About our Daughter

I am mother to four wonderful daughters, ages 17, 19, 21, and 23, and wife to the greatest husband on earth. God has given us a special child to raise one who was diagnosed with early-onset bipolar disorder at the age of seven, though she showed signs of it from the age of fifteen months. She also has ADHD, Sensory Integration Disorder (sensory seeking), Dyslexia, and Non-Verbal Learning Disorder-NOS, all typical comorbidities for a bipolar child. In spite of the trials, she enjoys lacrosse, running (finished her first marathon in October of 2014!), and reading and writing her own books. I will share with you the many joys and sorrows we have faced and will face in the future with the hope that you may find better understanding about this mental illness caused by both chemical and structural abnormalities in the brain. I desire that you will be encouraged by this blog if you are also dealing with a bipolar child. Thank you for reading and sharing in our journey.

How Did You Know She Was Bipolar So Young?

I wrote a long explanation of how we came to this bipolar diagnosis in a child so young under my post of March 19th of 2009. If your child or a child you know bears similarities, please seek out a good psychiatrist and don't wait for "things to get better." Often they will simply get worse, and the longer a child is unmedicated, the more damage their brain can accrue. Early diagnoses and treatment are key to providing these children with a chance at a successful life later as a teen and an adult.
Never change, start or stop a medication without the approval of your child's physician!

Saturday, February 20, 2010

Increasing Lamictal Not Supposed to Cause Mania

For those who are interested to know, Caroline's pdoc said that the Lamictal was most likely not the cause of the mania this past week, even the increase. Lamictal is a mood stabilizer so it wouldn't induce mania, but rather control it. Likely it was the antibiotic or she simply got into a bad sleep cycle which can always bring on mania. I am glad, because Lamictal has been a wonderful pseudo anti-depressant for her.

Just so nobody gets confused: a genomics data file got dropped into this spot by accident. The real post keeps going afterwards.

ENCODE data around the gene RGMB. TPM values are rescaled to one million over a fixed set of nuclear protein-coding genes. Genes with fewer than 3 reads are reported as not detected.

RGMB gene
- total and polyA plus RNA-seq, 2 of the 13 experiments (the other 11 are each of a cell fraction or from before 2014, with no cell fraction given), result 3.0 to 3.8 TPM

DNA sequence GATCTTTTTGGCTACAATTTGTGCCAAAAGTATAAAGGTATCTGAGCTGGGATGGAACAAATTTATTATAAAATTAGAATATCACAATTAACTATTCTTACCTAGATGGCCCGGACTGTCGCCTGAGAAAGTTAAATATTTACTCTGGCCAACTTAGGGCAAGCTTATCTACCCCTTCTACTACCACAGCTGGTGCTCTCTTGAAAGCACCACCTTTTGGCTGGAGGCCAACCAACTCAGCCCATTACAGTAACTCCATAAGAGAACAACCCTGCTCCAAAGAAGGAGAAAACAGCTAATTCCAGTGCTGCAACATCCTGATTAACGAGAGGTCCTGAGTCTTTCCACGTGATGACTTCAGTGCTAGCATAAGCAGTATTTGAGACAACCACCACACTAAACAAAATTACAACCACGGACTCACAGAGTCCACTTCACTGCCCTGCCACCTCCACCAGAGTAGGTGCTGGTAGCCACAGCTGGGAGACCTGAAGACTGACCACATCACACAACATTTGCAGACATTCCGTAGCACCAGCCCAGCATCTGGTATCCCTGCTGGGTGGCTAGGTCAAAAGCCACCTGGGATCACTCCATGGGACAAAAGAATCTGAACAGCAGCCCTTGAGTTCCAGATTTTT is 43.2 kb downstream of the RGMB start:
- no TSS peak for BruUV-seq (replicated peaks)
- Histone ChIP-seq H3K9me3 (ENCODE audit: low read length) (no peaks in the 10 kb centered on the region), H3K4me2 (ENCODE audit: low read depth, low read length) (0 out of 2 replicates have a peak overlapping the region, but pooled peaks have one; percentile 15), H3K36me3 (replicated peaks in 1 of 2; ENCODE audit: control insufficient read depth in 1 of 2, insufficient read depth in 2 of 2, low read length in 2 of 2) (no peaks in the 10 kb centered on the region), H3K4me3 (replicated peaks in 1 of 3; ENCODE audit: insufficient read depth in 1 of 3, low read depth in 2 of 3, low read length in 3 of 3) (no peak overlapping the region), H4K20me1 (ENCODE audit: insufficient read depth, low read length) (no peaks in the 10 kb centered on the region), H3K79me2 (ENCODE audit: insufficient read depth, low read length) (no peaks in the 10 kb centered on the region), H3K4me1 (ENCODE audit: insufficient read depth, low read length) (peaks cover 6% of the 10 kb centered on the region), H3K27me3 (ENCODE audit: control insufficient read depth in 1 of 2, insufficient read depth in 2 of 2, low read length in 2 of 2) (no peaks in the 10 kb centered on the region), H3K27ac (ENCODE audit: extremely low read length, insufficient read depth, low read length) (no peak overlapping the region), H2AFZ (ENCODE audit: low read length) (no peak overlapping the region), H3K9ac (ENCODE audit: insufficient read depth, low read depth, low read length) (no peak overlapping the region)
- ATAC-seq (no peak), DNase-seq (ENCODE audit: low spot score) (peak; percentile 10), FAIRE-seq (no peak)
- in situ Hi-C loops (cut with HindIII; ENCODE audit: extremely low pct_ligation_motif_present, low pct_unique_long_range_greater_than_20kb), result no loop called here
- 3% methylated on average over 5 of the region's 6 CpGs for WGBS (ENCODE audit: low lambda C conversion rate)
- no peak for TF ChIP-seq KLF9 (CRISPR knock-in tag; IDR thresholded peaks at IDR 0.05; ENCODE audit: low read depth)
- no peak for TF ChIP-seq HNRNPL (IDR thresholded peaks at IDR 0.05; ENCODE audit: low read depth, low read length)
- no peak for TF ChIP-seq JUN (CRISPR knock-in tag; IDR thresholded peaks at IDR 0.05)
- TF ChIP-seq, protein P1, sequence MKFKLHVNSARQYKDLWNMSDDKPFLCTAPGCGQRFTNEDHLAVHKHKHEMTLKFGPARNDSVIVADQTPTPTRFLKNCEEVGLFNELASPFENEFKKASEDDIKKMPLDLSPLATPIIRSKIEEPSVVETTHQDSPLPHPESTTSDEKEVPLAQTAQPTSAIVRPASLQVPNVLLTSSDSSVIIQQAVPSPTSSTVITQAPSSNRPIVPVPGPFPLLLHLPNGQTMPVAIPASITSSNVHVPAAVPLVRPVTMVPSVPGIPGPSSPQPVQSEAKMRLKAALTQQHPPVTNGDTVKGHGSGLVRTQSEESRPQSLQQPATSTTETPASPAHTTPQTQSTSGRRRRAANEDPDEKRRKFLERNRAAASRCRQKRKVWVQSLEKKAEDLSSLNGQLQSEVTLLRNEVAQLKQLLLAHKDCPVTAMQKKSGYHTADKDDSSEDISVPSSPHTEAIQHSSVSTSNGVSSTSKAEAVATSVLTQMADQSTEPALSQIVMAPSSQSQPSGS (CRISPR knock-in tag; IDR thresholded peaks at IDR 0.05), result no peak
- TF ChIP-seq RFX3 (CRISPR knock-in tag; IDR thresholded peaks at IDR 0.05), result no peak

Anonymous said...

Hi Megan,
I enjoyed reading your blog. You might want to check out my blog at juniajuliajulie.blogspot.com I am a psychiatric nurse practitioner and see a lot of children. My blog is called Christian, Mom, and Psychiatric Nurse Practitioner. I hope it was not the Lamictal that caused the mania in your daughter but it has been known to do that. Its my favorite mood stabilizer. If it was that then hopefully it was transient. I am on a professional psychiatric pharmacology listserve and lamictal causing mania or being activating has been discussed several times but I think its extremely rare. Best wishes to you and your family,

Cinda said...

I am glad that Caroline is a little more comfortable at least at the point of the last email. Daughter Linea and I have been on the circuit presenting at conferences. We had a long midnight chat in bed in our hotel room a couple of nights ago. She talked about her fears of meds over the long run and was so articulate about her dignosis that it was all I could do not to cry. Instead I said things to acknowledge her feelings and try to normalize it and assure her as best I could. Ohhhh, our babies! Sometimes it is just "not fair" but 99% of the time I feel so lucky given I am privy to lives that are much, much worse off than ours. As usual, take care of you!

Meg said...

Lamictal made my son manic within 3 days of starting it. It has an activating quality which is is why it is used as an antidepressant. I have an adult friend on it and she actually likes it for the activating quality it has on her.

Megan said...

Wow, Meg. I am wondering now if we need to back Hannah off of the Lamictal instead of increasing it. Hmmm...We will see how the next couple of days go for her. She is finally back at school. How her behavior is at school is often a good indicator of how she is REALLY doing.